Wolfenstein Hands-On Impressions

We strap on our boots, blast some Nazis, and try out the supernatural powers of the upcoming first-person shooter Wolfenstein.


With id hard at work on the as-yet-undated Doom 4 and Rage projects, it's no surprise to hear that the company with fingers in 2001's Return to Castle Wolfenstein and its own Wolfenstein 3D pies could use an extra set of hands. For this the company has handballed the job of revisiting and revitalising the next instalment in the franchise to first-person shooter developer veteran Raven Software.

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The new game, which does away with the renaissance fair and 3D moniker guff and is instead simply dubbed Wolfenstein, is headed to the Xbox 360, PlayStation 3, and PC platforms. We recently got some hands-on time with a work-in-progress 360 build to blast some Nazis and give the new occult gameplay elements a whirl.

Nazis. Zombies. Skeletons.
Nazis. Zombies. Skeletons.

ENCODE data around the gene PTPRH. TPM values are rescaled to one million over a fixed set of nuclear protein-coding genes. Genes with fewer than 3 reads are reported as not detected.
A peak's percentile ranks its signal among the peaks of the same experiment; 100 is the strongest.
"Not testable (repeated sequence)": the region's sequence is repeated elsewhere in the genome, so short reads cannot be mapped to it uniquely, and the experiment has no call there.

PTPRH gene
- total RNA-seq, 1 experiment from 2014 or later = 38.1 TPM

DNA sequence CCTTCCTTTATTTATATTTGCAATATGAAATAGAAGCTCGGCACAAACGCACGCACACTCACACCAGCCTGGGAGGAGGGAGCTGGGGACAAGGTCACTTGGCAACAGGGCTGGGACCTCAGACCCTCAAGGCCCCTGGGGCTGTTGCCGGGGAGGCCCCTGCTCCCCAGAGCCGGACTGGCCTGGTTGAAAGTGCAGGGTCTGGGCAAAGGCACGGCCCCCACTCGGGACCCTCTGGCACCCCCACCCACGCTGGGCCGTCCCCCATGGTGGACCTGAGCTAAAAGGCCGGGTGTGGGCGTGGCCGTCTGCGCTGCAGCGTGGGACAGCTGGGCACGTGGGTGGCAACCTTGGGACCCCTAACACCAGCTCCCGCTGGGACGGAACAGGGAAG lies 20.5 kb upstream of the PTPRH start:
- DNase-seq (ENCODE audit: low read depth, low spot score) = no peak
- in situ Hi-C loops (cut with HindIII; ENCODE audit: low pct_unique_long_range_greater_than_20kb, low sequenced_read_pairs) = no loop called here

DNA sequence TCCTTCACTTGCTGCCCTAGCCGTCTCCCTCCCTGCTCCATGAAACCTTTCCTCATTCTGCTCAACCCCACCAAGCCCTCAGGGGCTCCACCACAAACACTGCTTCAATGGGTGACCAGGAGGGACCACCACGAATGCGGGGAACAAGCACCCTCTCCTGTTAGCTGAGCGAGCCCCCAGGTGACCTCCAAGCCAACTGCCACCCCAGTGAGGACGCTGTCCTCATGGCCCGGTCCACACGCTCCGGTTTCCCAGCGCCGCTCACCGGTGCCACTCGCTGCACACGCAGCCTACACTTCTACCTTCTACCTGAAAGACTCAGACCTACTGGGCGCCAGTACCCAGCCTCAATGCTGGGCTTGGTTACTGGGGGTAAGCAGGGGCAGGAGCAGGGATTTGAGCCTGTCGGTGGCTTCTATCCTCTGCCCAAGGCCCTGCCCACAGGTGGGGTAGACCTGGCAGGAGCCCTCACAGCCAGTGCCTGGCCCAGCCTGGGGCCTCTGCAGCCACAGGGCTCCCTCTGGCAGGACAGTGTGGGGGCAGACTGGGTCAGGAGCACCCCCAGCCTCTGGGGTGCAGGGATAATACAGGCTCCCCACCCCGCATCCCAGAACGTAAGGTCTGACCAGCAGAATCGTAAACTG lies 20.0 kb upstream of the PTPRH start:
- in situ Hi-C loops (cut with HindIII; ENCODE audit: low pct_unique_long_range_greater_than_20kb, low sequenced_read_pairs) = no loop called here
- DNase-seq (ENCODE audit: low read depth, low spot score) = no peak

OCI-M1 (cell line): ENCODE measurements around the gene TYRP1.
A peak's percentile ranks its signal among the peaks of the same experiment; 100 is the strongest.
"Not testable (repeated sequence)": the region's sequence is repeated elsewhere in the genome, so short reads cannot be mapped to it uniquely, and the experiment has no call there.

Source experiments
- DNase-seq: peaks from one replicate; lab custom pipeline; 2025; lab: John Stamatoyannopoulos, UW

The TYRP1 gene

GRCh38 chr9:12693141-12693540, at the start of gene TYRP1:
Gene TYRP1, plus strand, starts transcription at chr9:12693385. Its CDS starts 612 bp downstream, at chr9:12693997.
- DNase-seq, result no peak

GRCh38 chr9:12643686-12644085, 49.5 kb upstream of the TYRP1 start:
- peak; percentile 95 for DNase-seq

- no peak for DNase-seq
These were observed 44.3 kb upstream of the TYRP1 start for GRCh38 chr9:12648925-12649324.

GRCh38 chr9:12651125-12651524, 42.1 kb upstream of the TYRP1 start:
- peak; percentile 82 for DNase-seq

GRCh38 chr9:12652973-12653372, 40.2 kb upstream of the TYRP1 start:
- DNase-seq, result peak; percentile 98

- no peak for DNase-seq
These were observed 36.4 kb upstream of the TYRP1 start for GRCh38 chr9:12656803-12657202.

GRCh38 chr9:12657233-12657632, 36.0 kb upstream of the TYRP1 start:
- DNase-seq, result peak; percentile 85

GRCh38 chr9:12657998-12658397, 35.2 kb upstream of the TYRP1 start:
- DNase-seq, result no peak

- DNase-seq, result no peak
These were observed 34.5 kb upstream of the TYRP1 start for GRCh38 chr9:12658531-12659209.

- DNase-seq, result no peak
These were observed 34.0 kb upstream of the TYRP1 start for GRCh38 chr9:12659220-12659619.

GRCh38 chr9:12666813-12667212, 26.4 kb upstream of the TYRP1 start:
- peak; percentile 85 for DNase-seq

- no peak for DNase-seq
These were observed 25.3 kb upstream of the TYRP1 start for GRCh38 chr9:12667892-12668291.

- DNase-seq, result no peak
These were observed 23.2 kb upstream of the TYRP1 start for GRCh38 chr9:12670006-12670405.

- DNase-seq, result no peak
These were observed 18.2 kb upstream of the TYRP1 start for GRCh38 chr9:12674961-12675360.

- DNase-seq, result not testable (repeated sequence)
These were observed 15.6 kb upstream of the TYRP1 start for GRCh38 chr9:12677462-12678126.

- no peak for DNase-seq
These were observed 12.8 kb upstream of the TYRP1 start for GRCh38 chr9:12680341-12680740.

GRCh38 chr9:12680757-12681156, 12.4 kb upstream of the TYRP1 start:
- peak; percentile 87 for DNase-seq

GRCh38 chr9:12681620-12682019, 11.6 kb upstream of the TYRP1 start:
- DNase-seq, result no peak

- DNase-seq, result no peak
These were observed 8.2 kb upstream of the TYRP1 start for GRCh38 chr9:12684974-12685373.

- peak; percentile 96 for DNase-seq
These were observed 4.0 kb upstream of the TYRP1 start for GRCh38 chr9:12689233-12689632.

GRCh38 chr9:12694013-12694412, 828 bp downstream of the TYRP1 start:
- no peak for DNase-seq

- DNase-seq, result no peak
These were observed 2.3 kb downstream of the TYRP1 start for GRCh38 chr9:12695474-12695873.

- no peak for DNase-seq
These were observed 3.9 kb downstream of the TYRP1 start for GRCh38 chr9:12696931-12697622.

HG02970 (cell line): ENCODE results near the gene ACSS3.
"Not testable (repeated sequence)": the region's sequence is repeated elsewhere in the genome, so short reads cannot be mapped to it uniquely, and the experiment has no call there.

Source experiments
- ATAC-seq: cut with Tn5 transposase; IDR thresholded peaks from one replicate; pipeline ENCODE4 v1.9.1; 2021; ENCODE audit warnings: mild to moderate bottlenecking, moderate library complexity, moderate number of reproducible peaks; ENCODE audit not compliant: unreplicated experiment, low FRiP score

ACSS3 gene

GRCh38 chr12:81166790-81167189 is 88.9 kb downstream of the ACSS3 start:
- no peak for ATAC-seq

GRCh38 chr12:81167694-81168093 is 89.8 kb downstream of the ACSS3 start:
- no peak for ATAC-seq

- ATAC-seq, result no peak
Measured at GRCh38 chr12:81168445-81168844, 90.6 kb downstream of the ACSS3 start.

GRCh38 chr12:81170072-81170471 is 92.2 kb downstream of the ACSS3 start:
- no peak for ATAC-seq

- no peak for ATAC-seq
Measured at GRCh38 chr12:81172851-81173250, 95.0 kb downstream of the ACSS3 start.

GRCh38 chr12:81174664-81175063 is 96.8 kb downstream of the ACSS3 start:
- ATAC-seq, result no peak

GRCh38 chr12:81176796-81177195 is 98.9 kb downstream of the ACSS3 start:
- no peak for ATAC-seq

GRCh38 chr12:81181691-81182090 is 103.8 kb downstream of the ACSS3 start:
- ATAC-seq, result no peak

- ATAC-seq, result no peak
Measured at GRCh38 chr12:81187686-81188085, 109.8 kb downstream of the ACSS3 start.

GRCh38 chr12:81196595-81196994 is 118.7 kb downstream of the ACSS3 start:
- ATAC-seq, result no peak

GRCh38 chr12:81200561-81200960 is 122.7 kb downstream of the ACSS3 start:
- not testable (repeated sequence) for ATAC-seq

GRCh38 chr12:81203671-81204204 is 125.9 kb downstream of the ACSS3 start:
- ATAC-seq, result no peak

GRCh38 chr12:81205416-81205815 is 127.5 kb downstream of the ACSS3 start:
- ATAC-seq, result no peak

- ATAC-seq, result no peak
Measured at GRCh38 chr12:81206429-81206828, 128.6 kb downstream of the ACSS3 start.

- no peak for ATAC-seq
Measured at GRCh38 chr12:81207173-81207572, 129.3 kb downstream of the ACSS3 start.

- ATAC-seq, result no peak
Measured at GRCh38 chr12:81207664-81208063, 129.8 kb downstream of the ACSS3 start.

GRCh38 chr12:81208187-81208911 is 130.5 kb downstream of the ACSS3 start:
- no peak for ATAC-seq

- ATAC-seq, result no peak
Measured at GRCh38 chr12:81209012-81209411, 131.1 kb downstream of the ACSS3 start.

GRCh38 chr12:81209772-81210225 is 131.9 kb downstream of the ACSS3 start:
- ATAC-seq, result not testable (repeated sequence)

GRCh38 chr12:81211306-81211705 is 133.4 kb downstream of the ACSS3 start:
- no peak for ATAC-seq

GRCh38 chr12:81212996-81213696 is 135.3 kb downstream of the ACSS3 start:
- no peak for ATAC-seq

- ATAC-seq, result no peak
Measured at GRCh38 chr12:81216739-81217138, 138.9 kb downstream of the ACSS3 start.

The game takes place in the fictional city of Isenstadt during the Second World War and puts you in charge of returning American soldier badass B.J. Blazkowicz. The Nazis have found and are attempting to unlock the power of an occult artefact known as Black Sun. Naturally your job is to stop Hitler and his army from getting their grubby mitts all over it. The details of the story are still sketchy at this stage, but rather than just chasing the artefact, you'll be able to harness it to power new abilities in this iteration of the game, using it to enter a new alternate, parallel universe where things are slightly askew. It's known as "the veil," and you can enter and leave it at will by tapping a direction on the D pad without taking a hit to your occult energy stores. It also serves as an additional system to micromanage on top of the standard bullet-count shooting mechanics, which remain core to the game's main experience. Energy is restored by locating veil pools and sitting in them long enough to recharge your meter. Veil abilities appear to be primarily designed to help you achieve more with your standard ballistic weapons by allowing you to fight in several different ways instead of relying entirely on cover-to-cover hopping or basic run-and-gun gameplay. That said, if you're not a big fan of the supernatural, you can still play the game as a traditional first-person shooter.